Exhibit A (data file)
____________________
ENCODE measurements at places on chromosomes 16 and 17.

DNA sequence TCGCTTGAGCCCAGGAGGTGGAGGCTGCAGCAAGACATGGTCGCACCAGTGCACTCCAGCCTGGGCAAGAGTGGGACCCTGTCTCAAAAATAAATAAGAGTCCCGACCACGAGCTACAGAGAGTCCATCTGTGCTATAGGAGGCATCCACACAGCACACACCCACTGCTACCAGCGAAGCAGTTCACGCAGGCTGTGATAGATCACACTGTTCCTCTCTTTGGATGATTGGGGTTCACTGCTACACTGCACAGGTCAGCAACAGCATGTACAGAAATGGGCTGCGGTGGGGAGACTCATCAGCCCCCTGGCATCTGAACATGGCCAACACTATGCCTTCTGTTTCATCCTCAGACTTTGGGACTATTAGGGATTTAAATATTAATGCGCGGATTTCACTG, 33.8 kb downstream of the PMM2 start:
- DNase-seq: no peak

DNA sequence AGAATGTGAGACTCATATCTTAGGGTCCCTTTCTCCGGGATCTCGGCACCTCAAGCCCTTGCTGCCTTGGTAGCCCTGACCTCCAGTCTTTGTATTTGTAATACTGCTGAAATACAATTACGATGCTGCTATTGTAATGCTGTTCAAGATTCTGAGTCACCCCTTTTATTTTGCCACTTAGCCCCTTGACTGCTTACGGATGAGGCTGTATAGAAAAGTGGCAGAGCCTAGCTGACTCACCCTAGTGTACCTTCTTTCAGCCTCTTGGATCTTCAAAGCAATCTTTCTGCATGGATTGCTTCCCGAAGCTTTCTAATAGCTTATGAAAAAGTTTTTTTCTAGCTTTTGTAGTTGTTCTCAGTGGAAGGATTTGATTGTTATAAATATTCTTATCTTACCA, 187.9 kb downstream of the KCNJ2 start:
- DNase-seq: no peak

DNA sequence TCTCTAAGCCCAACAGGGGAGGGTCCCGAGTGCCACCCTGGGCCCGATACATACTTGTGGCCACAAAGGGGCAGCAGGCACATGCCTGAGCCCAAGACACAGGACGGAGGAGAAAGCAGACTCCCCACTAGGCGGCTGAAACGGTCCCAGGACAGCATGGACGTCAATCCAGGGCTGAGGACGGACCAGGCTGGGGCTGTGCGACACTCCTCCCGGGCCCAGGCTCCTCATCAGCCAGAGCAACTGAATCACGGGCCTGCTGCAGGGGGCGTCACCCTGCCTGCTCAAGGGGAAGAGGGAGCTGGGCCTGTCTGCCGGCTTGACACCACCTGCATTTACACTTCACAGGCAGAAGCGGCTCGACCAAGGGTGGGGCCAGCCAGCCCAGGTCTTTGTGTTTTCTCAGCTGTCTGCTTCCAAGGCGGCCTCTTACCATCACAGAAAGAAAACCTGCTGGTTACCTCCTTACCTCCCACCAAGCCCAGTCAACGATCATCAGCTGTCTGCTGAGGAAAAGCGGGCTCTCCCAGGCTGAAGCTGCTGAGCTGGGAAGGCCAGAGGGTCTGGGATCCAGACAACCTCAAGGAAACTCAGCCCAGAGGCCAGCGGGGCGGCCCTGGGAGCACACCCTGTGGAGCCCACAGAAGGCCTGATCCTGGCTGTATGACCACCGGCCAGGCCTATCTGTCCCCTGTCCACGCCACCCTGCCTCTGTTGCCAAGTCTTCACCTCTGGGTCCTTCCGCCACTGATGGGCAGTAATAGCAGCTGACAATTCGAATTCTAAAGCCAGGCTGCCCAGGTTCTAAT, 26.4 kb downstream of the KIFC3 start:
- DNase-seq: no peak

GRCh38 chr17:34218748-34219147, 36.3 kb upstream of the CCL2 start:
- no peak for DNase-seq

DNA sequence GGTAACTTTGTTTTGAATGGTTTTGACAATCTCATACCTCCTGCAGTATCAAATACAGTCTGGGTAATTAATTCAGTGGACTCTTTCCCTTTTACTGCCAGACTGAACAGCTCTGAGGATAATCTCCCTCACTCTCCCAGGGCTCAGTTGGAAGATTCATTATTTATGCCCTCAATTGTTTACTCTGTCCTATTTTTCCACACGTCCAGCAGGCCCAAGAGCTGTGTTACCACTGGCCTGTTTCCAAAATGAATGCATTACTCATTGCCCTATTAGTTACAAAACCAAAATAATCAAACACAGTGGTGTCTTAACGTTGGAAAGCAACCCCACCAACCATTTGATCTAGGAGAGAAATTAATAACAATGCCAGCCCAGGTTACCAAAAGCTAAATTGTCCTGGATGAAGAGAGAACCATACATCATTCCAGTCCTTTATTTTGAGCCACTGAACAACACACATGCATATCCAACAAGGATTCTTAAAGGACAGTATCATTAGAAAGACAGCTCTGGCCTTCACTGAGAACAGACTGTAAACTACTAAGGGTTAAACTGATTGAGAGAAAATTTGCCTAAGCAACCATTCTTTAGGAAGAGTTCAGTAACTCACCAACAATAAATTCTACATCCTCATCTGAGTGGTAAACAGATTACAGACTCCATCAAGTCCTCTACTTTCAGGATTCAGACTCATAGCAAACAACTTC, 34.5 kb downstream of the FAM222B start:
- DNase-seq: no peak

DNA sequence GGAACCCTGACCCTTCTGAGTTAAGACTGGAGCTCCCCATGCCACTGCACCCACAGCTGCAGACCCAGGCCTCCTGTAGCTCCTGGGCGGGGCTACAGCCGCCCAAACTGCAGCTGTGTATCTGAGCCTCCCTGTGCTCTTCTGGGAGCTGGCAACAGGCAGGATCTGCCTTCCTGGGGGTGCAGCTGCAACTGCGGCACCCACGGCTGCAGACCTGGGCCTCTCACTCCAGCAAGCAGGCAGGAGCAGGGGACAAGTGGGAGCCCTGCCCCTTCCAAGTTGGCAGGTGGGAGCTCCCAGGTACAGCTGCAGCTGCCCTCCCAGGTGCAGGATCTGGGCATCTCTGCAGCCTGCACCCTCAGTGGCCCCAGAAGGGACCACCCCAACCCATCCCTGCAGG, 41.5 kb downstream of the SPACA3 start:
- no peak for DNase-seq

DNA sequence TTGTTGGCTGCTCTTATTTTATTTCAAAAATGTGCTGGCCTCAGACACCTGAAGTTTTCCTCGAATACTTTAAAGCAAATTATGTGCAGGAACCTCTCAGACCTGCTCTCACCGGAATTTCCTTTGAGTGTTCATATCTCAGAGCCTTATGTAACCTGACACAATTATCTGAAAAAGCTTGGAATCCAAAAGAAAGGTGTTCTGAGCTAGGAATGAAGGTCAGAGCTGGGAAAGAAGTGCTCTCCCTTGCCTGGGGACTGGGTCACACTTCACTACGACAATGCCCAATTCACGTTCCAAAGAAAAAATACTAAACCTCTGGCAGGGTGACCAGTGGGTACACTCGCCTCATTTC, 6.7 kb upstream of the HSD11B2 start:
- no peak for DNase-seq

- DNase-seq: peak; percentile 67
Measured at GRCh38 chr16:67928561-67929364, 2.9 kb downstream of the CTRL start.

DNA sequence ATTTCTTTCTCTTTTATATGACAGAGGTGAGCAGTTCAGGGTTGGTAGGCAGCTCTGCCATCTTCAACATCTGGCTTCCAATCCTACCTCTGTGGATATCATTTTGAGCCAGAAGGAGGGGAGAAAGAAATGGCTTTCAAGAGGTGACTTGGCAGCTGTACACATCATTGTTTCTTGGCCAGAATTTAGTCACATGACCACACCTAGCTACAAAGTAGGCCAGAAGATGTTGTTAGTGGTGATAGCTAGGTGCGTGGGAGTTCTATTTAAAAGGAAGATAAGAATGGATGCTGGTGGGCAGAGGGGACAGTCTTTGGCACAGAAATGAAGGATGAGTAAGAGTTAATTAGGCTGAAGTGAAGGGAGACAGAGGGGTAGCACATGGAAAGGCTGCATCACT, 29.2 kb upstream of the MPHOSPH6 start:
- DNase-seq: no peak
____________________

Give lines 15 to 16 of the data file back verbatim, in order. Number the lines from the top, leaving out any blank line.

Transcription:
- no peak for DNase-seq

- DNase-seq: peak; percentile 67